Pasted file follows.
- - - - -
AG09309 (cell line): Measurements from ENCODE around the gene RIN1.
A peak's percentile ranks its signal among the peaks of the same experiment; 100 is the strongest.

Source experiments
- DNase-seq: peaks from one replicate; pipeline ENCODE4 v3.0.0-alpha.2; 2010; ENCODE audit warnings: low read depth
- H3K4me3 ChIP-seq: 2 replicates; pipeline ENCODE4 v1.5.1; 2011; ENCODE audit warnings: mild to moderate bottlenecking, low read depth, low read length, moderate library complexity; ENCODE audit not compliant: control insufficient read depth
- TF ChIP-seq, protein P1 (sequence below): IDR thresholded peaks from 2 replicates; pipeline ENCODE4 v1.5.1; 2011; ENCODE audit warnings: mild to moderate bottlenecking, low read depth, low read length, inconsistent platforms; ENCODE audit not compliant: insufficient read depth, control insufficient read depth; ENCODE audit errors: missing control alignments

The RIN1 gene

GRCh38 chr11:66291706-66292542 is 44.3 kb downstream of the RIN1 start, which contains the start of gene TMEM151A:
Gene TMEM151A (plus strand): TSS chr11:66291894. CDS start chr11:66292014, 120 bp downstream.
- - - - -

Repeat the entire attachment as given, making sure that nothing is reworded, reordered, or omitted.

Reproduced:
AG09309 (cell line): Measurements from ENCODE around the gene RIN1.
A peak's percentile ranks its signal among the peaks of the same experiment; 100 is the strongest.

Source experiments
- DNase-seq: peaks from one replicate; pipeline ENCODE4 v3.0.0-alpha.2; 2010; ENCODE audit warnings: low read depth
- H3K4me3 ChIP-seq: 2 replicates; pipeline ENCODE4 v1.5.1; 2011; ENCODE audit warnings: mild to moderate bottlenecking, low read depth, low read length, moderate library complexity; ENCODE audit not compliant: control insufficient read depth
- TF ChIP-seq, protein P1 (sequence below): IDR thresholded peaks from 2 replicates; pipeline ENCODE4 v1.5.1; 2011; ENCODE audit warnings: mild to moderate bottlenecking, low read depth, low read length, inconsistent platforms; ENCODE audit not compliant: insufficient read depth, control insufficient read depth; ENCODE audit errors: missing control alignments

The RIN1 gene

GRCh38 chr11:66291706-66292542 is 44.3 kb downstream of the RIN1 start, which contains the start of gene TMEM151A:
Gene TMEM151A (plus strand): TSS chr11:66291894. CDS start chr11:66292014, 120 bp downstream.